The book had a distinctly feminist overtone; Duhamel is clearly challenging beauty standards here, but she’s also commenting on ability, on race, and more. Most frequently, Duhamel focuses on the body of the American woman as a whole; how society asks us to shape it, how we as women are expected to fit the Barbie mold. Her commentary on race, ability, and size make it a very compelling collection of poems while still maintaining a frivolity that is incredibly appealing.
Duhamel writes a good deal on sex here, as well as molestation, objectification, and the ever-shamed menstruation. I admired her constant reflections on bodily autonomy, on the nature of the female (not so trans-inclusive) body. Duhamel also reverses the male gaze in multiple instances, portraying Ken as the object, with Barbie fulfilling the role of the complex and superior being.
The division of the book into four sections (Lipstick, Powder Blush, Mascara, and Eye-Shadow) was interesting. I didn’t really feel like it needed to be split into sections, but that may just be a personal preference. I assume it’s meant to tie-in to Barbie’s made-up face and the societal pressure on women to present themselves, down to the color of their cheeks and eyelids, as perfect beings.
I took a bit of issue with Duhamel’s bits on religion, specifically Buddhism and the Mormon faith, for the simple fact that her poems contained religious stereotypes. Painting all Mormon women as sister wives is inaccurate, as is her use of the image of a fat Buddha – the fat Buddha that we see so frequently is a more Americanized version of the Buddha, who represents moderation more traditionally. It’s a bit blatant here that Duhamel is a white woman writing on a religion she’s not affiliated with, which is an issue I have with some of her writing on race in earlier sections of the collection. I feel that her intention with “Buddhist Barbie” in relations to fatness were good, though flawed on the whole.
This collection was published in the early 1990’s. It could have been written yesterday and still be on the nose (aside from some slight terminology shifts, which did not detract from the whole).
I give it an 8/10.
This book has a fairly transparent title; it is indeed an anthology of essays from 2015, compiled for quality. They’re all quite good, some better than others. Though it’s certainly not a book I’d have picked up at random, it was a good one!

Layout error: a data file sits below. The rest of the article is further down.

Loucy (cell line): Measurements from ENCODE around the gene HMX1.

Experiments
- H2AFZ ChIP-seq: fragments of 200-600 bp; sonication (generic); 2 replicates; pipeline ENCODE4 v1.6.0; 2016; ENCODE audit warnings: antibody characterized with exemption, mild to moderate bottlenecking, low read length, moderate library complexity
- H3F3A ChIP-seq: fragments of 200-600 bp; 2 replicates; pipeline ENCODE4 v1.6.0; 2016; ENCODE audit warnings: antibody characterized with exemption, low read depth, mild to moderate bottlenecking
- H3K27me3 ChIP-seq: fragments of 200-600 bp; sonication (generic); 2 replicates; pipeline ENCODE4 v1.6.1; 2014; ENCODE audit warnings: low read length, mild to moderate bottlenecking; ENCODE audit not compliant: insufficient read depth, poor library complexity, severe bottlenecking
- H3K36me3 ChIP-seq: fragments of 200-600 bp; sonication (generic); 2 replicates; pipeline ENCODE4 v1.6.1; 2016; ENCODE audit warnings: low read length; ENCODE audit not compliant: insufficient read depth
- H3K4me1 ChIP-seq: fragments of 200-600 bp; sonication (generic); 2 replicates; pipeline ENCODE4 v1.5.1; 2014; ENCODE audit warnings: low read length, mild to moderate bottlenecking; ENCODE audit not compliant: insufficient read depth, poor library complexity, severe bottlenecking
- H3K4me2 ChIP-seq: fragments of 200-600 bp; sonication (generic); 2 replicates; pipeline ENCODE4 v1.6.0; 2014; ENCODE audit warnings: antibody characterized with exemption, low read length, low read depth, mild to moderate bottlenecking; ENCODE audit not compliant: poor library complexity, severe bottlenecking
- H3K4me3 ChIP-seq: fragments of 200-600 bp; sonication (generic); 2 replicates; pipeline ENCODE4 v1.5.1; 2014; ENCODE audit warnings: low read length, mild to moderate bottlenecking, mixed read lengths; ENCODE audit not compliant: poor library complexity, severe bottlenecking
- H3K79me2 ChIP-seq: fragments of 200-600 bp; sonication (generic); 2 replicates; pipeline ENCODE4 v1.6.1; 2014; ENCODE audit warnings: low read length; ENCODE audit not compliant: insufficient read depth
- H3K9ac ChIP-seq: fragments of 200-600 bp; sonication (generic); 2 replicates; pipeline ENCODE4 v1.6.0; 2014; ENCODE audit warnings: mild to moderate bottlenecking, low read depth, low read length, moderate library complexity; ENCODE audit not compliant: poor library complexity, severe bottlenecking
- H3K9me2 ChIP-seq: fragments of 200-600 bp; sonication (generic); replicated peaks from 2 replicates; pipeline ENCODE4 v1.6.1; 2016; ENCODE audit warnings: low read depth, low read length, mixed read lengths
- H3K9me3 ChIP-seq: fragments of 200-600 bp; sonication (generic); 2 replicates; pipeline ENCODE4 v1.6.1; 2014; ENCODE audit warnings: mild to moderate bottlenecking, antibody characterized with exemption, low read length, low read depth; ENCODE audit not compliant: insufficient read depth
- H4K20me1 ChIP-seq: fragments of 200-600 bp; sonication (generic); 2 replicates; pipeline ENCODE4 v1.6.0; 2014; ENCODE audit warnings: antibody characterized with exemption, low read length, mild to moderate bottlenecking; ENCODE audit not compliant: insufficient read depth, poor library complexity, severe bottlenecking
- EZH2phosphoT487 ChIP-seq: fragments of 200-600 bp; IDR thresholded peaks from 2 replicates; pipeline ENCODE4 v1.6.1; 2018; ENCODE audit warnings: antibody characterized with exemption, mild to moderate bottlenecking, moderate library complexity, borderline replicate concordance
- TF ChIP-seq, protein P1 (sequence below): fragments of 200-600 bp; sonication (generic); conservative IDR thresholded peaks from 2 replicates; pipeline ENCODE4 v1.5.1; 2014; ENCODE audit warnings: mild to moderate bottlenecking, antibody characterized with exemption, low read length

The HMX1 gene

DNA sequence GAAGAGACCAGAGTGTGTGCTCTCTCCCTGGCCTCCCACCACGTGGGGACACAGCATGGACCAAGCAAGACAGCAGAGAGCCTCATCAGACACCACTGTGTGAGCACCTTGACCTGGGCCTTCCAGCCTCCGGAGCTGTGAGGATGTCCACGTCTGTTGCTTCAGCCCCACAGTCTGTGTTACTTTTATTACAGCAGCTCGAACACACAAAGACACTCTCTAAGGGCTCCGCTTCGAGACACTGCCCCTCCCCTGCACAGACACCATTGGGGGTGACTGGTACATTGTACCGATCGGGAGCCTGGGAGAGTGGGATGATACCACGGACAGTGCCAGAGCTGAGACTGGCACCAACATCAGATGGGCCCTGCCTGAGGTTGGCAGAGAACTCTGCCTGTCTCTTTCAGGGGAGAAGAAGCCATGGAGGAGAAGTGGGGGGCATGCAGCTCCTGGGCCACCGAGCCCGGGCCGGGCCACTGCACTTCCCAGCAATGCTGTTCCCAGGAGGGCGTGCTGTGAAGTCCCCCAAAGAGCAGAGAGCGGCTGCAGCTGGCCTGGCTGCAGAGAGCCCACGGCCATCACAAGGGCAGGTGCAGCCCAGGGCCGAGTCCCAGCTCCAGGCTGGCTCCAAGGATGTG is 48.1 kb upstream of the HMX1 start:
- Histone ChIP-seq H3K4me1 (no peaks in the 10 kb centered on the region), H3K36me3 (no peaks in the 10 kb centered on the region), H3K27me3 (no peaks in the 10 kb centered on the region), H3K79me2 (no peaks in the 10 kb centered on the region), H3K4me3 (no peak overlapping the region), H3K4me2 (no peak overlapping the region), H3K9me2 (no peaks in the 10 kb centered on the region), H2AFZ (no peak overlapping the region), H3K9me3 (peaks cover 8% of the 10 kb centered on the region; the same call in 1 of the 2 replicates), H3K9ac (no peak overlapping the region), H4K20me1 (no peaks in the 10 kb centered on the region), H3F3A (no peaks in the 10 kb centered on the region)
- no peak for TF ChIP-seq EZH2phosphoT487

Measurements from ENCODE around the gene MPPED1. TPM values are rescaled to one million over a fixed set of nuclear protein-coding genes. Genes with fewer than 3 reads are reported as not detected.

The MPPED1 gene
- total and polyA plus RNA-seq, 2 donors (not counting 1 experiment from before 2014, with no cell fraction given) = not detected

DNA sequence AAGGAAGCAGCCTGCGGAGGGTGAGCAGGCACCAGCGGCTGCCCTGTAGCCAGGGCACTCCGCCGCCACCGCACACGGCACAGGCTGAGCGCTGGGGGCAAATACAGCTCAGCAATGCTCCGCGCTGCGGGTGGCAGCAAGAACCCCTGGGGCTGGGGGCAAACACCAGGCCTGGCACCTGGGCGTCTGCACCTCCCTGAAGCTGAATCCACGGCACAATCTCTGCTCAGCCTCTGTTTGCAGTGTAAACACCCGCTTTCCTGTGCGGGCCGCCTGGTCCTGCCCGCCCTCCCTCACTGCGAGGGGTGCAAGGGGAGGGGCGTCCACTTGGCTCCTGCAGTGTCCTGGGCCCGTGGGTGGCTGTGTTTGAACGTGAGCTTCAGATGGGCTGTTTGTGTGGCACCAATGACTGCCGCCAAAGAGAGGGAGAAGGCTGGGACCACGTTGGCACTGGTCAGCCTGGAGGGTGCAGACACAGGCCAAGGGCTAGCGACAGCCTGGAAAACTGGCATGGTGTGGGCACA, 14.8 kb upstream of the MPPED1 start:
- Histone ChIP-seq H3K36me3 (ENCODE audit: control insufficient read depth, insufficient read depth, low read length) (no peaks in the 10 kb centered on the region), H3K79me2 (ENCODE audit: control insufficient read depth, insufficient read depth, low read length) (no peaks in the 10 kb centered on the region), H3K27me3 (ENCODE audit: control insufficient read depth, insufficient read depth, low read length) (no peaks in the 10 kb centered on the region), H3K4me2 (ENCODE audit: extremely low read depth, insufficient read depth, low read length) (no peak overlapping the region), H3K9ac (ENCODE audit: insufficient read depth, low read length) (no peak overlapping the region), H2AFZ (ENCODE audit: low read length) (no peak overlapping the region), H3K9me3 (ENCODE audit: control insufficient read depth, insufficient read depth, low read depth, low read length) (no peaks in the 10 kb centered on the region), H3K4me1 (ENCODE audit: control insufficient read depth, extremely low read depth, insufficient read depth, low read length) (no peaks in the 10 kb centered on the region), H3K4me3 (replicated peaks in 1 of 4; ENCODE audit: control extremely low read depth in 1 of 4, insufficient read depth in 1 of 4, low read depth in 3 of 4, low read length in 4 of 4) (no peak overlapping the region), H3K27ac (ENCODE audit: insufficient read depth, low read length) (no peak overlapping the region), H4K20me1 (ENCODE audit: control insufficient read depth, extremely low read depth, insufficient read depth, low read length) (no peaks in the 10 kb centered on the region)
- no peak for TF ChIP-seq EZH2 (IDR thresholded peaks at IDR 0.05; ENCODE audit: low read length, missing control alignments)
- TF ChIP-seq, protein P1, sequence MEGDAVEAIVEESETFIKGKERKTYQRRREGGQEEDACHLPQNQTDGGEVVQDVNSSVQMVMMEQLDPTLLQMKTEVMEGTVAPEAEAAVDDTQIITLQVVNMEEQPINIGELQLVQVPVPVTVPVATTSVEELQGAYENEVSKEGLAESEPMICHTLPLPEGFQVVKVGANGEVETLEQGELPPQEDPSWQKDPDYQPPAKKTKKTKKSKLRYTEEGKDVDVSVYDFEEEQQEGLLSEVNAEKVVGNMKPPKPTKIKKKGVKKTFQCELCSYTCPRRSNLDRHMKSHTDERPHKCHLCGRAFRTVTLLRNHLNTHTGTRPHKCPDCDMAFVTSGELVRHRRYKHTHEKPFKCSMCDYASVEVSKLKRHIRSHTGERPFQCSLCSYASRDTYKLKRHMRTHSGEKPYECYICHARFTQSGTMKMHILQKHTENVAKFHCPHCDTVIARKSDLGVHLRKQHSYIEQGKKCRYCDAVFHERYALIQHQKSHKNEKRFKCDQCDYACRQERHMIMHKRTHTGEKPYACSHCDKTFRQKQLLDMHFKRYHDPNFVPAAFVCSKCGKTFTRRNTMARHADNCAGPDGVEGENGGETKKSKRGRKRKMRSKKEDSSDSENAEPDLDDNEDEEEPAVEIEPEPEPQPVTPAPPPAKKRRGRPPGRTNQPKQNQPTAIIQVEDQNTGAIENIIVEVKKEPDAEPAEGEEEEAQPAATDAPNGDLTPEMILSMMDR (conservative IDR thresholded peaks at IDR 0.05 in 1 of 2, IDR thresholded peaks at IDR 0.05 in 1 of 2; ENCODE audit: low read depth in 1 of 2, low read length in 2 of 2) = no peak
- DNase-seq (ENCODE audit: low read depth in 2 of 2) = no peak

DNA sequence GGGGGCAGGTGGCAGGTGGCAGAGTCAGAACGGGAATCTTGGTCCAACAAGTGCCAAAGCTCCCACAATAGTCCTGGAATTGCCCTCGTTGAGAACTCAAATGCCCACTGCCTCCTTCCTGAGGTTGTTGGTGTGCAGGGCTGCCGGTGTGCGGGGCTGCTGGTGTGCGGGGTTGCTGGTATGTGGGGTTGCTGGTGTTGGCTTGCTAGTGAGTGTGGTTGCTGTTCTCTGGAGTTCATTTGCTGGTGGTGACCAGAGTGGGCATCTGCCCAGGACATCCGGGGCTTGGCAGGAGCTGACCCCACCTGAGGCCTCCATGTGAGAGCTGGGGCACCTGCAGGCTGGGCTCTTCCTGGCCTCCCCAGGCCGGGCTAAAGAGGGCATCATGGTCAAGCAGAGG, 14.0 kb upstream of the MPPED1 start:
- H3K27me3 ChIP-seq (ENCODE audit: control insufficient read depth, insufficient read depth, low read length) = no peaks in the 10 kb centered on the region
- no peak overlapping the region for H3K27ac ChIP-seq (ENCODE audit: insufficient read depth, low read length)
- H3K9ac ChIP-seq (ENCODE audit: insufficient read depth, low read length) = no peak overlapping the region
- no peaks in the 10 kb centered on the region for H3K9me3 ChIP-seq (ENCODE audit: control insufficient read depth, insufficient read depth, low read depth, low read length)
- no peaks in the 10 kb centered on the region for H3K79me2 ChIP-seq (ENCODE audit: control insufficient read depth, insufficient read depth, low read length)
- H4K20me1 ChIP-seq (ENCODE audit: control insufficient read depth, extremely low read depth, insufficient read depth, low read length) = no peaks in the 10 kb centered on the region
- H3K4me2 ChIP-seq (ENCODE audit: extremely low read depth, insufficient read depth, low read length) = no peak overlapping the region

I was assigned this book for my CNF workshop, and luckily it was quite the pleasant read.Our assignment was broken up over a couple of weeks, so I started it before book 33, but I’ve just now finished it up. If you’re keeping up with me on Goodreads you’ve probably noticed that my currently reading shelf is a mess, and it’ll probably be that way for quite a while!
I’m a huge fan of nonfiction, as I’ve mentioned here a handful of times, and though I usually go for memoirs I quite enjoyed several of these essays. Topics ranged from childhood, love, marriage and children, life and death, countercultures, near death experiences, and more.
A few of my favorite essays are as follows;
Tiffany Briere’s “Vision”
Meghan Daum’s “Difference Maker”
Malcolm Gladwell’s “The Crooked Ladder”
Margo Jefferson’s “Scene’s from Negroland”
Tim Kreide’s “A Man and His Cat”
David Sedaris’ “Stepping Out”
Zadie Smith’s “Find Your Beach
Cheryl Strayed’s “My Uniform”
Kelly Sundberg’s “It Will Look Like a Sunset”
I enjoyed most of the essays, even a few more than are listed above (some weren’t as public as the NYT, Guernica, etc. articles were, and some I didn’t feel quite as drawn to for various reasons). There were only a handful of essays here that I found to be lackluster, though most of them were probably just not to my taste.
There’s definitely a handful of essays here with feminist themes, but the whole book isn’t centered around it, so don’t get your hopes too high. I thoroughly enjoyed the majority of them, and if you’re into CNF it’s worth the price and time.
I give this book a 9/10.